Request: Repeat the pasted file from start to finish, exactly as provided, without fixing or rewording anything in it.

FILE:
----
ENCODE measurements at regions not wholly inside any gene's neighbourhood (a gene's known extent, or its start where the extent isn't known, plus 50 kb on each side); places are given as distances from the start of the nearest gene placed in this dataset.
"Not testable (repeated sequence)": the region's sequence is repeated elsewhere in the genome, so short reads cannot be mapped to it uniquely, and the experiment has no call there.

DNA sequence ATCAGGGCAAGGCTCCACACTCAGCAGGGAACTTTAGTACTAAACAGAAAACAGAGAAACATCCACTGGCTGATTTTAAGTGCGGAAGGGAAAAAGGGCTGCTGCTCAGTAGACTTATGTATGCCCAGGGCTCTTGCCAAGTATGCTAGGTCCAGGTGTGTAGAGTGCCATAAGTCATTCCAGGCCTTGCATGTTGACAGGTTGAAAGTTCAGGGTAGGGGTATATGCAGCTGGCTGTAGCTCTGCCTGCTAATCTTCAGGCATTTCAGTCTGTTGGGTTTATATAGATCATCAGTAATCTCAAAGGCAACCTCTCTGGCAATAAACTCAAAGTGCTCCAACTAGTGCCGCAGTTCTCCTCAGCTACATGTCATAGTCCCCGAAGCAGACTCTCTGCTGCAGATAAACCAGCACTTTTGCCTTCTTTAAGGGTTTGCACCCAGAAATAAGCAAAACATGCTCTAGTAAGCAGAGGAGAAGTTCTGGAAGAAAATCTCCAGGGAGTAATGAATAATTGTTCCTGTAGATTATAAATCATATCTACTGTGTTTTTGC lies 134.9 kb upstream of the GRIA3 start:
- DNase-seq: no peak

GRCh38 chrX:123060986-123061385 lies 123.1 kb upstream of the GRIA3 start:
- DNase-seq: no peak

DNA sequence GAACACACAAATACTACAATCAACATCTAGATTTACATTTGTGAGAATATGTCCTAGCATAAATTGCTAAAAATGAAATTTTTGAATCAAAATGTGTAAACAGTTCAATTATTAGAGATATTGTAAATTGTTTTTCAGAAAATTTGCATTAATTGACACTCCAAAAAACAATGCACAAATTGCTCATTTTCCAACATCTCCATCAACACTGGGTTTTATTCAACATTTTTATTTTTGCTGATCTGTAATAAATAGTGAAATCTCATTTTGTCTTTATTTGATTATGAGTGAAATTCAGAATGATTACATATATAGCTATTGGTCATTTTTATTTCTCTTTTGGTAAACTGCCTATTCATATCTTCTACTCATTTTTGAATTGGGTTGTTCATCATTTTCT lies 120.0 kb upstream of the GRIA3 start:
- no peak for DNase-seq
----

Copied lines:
ENCODE measurements at regions not wholly inside any gene's neighbourhood (a gene's known extent, or its start where the extent isn't known, plus 50 kb on each side); places are given as distances from the start of the nearest gene placed in this dataset.
"Not testable (repeated sequence)": the region's sequence is repeated elsewhere in the genome, so short reads cannot be mapped to it uniquely, and the experiment has no call there.

DNA sequence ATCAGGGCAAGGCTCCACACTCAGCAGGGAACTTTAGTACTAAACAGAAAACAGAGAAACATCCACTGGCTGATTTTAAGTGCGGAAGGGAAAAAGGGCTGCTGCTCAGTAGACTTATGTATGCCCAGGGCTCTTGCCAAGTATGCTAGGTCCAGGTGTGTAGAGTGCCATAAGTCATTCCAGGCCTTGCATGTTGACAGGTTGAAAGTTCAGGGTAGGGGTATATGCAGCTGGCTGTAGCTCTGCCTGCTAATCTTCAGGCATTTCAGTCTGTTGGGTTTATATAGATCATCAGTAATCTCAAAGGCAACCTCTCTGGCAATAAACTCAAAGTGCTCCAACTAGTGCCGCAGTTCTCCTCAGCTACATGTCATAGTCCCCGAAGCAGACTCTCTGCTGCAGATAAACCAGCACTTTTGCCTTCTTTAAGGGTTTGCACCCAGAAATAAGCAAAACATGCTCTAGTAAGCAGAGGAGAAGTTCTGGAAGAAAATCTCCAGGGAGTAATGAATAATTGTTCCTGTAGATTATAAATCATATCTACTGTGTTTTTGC lies 134.9 kb upstream of the GRIA3 start:
- DNase-seq: no peak

GRCh38 chrX:123060986-123061385 lies 123.1 kb upstream of the GRIA3 start:
- DNase-seq: no peak

DNA sequence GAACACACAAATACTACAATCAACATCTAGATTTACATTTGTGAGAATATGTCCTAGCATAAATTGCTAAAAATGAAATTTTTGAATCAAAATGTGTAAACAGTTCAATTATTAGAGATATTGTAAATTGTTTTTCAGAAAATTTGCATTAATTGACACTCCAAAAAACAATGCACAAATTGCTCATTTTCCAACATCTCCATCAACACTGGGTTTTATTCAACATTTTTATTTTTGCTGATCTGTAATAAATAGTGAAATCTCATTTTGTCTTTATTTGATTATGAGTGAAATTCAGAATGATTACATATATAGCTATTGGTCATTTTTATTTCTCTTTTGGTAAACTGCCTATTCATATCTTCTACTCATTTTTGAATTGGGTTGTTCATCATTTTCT lies 120.0 kb upstream of the GRIA3 start:
- no peak for DNase-seq